Difficulty in measurement came, when they decided to talk once a word throughout the ages upon the nature of life and the sanctity of the bookstore, where Peter Zeif and a few others gathered the peruse inter polarities of science, nature of the wilderness in Africa, and often times but never on a Sunday the temples of space and time – in which case the bookstore had many pages upon the shelves of.
Scattered throughout the density of the clouds in their minds, the philosophers of the dualistic likeness of a question such as what road would lead to the back of a coffee shop where an old widow and an estranged virgin are talking over coffee about war where is one question that would arise in Pages. Pages would not be that bookstore near the coffee shop, but the partners of commerce always drink coffee and whenever a clerk working the janitorial dustiness of a stone and brick thematic literature department of the district of the miry lands of (just that, The Mire), what question would the mirror say to the face of an individual looking into the coffee shop or the washroom mirror of a bookstore when you where at the lowest part of your life but remembered your life purpose and the way you had found it. And it would be just that, Branden Gabe Dumia thought, to try and capture the flame of writing in an old friends house. His spectacles glazed over from the perspective of the sudden doom they left on the inprint of his face, he thought, it wasn’t nice to have marks near your nose and have the glasses leaving the shadows under his eyes a place to rest under and give the impression he was an old man already at the age of 41. He did need them. He didn’t like them.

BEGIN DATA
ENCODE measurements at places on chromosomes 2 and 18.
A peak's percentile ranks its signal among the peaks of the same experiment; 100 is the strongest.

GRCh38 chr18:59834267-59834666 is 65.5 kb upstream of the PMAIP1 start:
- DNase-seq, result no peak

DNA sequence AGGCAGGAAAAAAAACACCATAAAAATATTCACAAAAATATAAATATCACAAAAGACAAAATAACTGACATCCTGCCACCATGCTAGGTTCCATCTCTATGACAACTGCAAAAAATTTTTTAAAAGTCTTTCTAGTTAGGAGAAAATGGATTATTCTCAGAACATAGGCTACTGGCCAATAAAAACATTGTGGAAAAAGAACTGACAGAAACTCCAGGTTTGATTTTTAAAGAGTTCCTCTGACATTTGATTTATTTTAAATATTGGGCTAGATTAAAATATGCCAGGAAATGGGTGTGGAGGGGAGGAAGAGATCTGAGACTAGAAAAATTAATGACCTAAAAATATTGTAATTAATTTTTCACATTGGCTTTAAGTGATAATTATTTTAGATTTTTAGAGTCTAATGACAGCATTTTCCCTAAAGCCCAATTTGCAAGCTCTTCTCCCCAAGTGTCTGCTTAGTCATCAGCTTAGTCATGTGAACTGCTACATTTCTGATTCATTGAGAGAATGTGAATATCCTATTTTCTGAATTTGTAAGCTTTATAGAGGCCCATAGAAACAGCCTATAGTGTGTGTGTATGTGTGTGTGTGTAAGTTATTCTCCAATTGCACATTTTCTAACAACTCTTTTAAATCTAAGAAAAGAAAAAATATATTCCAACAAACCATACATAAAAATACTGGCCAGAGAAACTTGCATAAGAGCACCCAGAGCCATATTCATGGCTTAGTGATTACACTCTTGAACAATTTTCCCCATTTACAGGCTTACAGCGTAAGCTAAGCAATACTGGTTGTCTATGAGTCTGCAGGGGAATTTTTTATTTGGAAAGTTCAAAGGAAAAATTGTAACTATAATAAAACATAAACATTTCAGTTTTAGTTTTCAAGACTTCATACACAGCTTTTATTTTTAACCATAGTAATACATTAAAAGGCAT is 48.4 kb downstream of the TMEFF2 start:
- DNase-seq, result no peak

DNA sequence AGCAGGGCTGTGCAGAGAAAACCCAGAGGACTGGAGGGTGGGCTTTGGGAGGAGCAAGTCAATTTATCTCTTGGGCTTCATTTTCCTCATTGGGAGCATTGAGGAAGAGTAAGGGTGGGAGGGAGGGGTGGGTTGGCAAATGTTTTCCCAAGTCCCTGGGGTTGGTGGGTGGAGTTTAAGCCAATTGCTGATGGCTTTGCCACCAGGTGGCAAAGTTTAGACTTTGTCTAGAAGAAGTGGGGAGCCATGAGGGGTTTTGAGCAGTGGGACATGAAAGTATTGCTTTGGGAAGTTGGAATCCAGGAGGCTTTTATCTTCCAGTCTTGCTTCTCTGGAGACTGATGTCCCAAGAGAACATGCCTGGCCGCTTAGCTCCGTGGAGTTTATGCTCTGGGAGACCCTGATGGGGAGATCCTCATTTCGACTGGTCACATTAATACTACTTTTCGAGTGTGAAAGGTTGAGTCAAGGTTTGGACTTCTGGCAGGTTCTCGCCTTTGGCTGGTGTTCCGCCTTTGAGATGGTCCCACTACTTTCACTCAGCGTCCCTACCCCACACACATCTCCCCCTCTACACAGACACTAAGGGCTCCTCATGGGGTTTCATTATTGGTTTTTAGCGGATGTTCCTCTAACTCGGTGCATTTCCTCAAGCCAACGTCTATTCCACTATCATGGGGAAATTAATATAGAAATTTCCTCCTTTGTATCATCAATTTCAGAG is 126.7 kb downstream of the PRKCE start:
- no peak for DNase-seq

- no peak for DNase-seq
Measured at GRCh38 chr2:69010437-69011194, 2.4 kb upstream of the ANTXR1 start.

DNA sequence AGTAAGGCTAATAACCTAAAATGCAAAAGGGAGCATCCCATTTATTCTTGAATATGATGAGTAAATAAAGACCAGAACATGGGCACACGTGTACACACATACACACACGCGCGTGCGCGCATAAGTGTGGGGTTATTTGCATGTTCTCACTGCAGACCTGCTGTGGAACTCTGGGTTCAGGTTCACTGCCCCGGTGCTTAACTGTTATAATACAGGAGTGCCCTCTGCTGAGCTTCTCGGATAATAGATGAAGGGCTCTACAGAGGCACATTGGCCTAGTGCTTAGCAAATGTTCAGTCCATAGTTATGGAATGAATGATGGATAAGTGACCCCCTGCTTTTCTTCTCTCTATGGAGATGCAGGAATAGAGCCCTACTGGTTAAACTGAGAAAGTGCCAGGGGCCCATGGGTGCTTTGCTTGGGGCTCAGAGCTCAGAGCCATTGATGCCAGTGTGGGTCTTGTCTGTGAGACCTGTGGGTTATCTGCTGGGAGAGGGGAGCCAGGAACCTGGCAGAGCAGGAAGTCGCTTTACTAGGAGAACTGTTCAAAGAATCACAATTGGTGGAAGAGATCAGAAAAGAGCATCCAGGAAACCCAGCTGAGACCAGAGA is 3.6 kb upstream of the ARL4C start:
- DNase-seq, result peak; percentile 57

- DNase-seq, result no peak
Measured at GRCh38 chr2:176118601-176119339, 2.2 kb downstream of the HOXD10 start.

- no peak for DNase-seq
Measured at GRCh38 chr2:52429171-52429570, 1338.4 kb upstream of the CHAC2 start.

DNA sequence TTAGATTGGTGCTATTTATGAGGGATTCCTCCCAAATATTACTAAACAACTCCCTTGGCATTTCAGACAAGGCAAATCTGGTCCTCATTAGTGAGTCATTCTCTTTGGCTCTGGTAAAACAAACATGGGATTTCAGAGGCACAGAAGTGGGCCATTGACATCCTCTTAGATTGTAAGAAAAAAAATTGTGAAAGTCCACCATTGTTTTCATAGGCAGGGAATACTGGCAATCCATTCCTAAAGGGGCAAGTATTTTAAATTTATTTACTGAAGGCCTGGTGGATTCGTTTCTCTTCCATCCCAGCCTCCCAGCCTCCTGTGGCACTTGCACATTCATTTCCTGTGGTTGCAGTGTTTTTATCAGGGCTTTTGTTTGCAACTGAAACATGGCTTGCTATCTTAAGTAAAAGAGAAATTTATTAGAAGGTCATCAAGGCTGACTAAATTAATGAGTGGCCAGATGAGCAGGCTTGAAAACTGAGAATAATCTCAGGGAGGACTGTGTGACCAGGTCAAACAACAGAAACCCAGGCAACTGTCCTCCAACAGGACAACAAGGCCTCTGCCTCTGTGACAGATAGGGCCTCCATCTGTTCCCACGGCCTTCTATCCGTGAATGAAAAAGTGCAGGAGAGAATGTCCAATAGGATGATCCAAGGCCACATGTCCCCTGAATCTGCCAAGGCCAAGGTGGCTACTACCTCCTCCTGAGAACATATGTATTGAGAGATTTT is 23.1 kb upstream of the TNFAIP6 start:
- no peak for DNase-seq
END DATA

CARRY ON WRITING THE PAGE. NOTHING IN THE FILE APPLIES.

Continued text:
He had thought of working with him on a walk after perusing not the isles of a bookstore, but the isles of men, the men who were islands. On his way to the coffee shops secret stashment of towels the store would leave for people who were struggling with the overnight restocking and cleaning of the washroom, he would try and save a stash and keep them for the workers who would arrive to him. His friend Peter would sometimes laugh that he did such things and not only that, wondered where he first found out about the store to begin with because their coffee was measureably curious.